Clubbable Edinburgh

Almost all the gentlemen at the centre of Enlightenment Edinburgh belonged to one of its sociable clubs. Some were informal drinking clubs, while others were places for serious debate. One was the Select Society, a debating club founded in 1754 by a group including Allan Ramsay, Adam Smith and David Hume. It became home to some of Edinburgh's most eminent talents in every field, as this part of the membership list shows.

On display in our exhibition beside the list of members is a book of the Society's original rules from May and July 1754. One original rule states than any subject can be debated by the Society except 'revealed Religion' and Jacobitism. I like to think that an additional rule, saying that 'during the time of the debates, no Gentleman shall stand before the fire', is the result of an incident during a debate when an enthusiastic member got too close to the fire and had to be extinguished, but it may simply mean that the venue (the Advocates Library) was a chilly one.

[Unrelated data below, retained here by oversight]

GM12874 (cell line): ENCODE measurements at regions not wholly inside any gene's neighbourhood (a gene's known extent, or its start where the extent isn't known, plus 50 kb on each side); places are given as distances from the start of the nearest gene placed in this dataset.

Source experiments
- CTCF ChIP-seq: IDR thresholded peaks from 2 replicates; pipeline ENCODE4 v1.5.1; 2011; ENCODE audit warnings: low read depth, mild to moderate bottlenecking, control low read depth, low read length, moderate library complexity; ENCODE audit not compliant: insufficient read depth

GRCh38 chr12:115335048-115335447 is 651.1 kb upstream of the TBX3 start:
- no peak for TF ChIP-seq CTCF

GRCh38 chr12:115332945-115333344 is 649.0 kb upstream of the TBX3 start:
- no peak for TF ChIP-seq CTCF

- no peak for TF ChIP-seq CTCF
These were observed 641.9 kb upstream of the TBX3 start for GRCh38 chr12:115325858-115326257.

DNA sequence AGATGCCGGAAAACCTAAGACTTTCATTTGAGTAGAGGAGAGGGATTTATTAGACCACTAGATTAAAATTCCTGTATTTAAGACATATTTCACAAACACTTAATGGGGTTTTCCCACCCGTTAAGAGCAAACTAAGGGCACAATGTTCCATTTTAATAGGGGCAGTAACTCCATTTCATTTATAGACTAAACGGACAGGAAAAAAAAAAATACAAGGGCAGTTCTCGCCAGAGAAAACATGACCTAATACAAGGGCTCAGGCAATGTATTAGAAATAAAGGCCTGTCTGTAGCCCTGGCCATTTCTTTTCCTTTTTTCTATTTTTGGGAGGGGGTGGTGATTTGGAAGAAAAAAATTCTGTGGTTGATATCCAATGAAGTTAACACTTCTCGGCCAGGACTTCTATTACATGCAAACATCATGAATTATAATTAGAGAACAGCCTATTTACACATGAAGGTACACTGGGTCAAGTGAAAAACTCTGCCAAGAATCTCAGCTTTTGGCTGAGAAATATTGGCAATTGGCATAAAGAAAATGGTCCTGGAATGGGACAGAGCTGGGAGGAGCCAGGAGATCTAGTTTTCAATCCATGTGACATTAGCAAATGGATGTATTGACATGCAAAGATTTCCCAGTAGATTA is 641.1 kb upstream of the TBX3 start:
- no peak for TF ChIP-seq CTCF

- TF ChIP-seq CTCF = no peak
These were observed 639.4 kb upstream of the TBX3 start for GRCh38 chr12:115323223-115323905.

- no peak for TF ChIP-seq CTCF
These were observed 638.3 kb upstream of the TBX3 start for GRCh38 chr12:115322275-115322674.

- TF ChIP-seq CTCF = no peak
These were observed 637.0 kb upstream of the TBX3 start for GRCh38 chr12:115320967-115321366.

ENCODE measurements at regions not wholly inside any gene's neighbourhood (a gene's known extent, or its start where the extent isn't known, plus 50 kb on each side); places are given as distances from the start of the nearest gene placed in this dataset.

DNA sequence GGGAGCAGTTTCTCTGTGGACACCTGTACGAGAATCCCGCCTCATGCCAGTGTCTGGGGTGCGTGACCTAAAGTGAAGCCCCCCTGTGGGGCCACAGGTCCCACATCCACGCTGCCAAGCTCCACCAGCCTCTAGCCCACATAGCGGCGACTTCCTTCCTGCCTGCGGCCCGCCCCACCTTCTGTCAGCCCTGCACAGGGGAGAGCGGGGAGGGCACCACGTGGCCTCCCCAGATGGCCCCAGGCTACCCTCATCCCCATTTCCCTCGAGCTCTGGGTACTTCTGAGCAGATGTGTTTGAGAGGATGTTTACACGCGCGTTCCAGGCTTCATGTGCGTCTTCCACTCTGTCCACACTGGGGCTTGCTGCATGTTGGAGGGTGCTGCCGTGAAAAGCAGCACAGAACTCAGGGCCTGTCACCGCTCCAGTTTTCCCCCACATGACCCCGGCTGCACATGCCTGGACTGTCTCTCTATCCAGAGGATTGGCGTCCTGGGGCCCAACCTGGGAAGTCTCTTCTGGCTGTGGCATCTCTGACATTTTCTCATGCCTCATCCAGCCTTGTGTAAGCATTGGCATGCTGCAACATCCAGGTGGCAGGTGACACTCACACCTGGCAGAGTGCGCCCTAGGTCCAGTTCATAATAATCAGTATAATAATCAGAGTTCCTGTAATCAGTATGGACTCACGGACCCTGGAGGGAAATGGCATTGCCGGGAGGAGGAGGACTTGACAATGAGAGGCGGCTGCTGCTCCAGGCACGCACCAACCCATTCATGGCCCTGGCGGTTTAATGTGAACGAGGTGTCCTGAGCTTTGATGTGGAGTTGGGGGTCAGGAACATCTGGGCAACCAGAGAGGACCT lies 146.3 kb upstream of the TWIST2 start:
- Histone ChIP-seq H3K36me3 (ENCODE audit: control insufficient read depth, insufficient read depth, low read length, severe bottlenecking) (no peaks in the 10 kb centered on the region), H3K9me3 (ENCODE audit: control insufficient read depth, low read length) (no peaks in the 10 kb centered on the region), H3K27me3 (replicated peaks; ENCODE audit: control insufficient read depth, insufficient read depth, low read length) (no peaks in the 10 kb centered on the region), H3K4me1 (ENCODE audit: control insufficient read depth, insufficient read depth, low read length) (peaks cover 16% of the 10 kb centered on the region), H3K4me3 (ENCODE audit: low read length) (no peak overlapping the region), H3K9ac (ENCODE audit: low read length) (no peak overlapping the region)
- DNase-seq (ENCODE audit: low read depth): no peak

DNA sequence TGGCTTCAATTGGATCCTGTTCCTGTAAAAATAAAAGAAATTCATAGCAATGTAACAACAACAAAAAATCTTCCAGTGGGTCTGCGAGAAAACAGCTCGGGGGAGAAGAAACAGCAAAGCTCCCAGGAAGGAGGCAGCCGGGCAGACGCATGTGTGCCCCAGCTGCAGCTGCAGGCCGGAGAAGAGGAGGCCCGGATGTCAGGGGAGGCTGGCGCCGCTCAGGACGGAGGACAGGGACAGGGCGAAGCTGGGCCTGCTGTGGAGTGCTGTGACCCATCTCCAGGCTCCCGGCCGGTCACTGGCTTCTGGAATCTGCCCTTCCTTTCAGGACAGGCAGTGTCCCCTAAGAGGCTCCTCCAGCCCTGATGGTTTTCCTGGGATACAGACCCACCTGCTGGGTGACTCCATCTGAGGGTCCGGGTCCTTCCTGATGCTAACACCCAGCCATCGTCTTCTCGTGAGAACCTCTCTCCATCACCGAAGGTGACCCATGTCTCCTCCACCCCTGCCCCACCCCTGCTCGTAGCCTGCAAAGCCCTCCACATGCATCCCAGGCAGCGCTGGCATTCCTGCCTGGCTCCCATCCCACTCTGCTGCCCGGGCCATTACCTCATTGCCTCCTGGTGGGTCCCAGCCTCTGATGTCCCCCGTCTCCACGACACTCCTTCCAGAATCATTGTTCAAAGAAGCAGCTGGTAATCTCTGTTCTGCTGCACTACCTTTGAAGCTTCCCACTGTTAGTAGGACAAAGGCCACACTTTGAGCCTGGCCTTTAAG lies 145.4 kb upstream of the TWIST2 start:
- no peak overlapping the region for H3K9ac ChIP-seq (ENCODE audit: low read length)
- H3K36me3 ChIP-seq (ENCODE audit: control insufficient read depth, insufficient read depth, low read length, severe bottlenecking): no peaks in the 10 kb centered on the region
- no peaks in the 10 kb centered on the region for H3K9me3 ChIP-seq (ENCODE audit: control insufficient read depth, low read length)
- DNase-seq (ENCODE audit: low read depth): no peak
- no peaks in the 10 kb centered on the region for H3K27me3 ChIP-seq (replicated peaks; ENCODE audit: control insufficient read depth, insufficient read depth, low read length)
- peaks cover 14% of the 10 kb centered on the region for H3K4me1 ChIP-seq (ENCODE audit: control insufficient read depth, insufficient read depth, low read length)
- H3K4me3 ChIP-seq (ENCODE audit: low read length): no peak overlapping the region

Print has played a central role in recording the rules of societies and allowing them to communicate with one another. Our exhibition contains printed society rules and regulations from The Schools' Camanachd Association, Handbook of Hints on Playing Shinty, etc. (Inverness, 1939) to The Chemists' and Druggists' Year Book and Directory for Scotland, (Glasgow, 1914).

It is interesting to trace the development of women's societies: although women such as Lady Mary Shepherd (her DNB entry) could engage with the ideas of philosophers, she would not have been able to join in debates with the men of the Select Society. One hundred years later, Edinburgh women were beginning to develop such societies for themselves. You can find out more about one such society and its influential magazine by searching for the Ladies' Edinburgh Magazine at Scran.

Elizabeth Melville's Godly Dream

I said earlier that I would talk about the the first book to be printed in Scotland that was written by a woman. Today it was being filmed (I won't say for what, in case the filmmakers decide not to use it) so it seems a good time to make good on my promise. The book in question is Ane Godlie Dreame (Edinburgh, 1603) by Elizabeth Melville, or to give her her full married name, Elizabeth Colville, Lady Colville of Culross.